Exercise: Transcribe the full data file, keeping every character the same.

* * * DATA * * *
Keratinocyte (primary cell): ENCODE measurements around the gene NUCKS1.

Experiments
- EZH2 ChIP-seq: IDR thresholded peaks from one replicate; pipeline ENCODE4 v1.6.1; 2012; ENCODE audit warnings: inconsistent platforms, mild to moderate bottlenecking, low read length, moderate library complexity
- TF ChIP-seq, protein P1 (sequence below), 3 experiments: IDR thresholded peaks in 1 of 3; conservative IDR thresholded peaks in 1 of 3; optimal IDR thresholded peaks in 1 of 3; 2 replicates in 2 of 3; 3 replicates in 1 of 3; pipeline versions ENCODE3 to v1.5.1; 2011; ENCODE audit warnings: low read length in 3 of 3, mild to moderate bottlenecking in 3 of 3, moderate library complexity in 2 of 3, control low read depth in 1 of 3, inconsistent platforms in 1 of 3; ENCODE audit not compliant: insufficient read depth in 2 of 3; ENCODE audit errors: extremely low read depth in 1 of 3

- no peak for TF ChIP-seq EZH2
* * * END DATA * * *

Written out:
Keratinocyte (primary cell): ENCODE measurements around the gene NUCKS1.

Experiments
- EZH2 ChIP-seq: IDR thresholded peaks from one replicate; pipeline ENCODE4 v1.6.1; 2012; ENCODE audit warnings: inconsistent platforms, mild to moderate bottlenecking, low read length, moderate library complexity
- TF ChIP-seq, protein P1 (sequence below), 3 experiments: IDR thresholded peaks in 1 of 3; conservative IDR thresholded peaks in 1 of 3; optimal IDR thresholded peaks in 1 of 3; 2 replicates in 2 of 3; 3 replicates in 1 of 3; pipeline versions ENCODE3 to v1.5.1; 2011; ENCODE audit warnings: low read length in 3 of 3, mild to moderate bottlenecking in 3 of 3, moderate library complexity in 2 of 3, control low read depth in 1 of 3, inconsistent platforms in 1 of 3; ENCODE audit not compliant: insufficient read depth in 2 of 3; ENCODE audit errors: extremely low read depth in 1 of 3

- no peak for TF ChIP-seq EZH2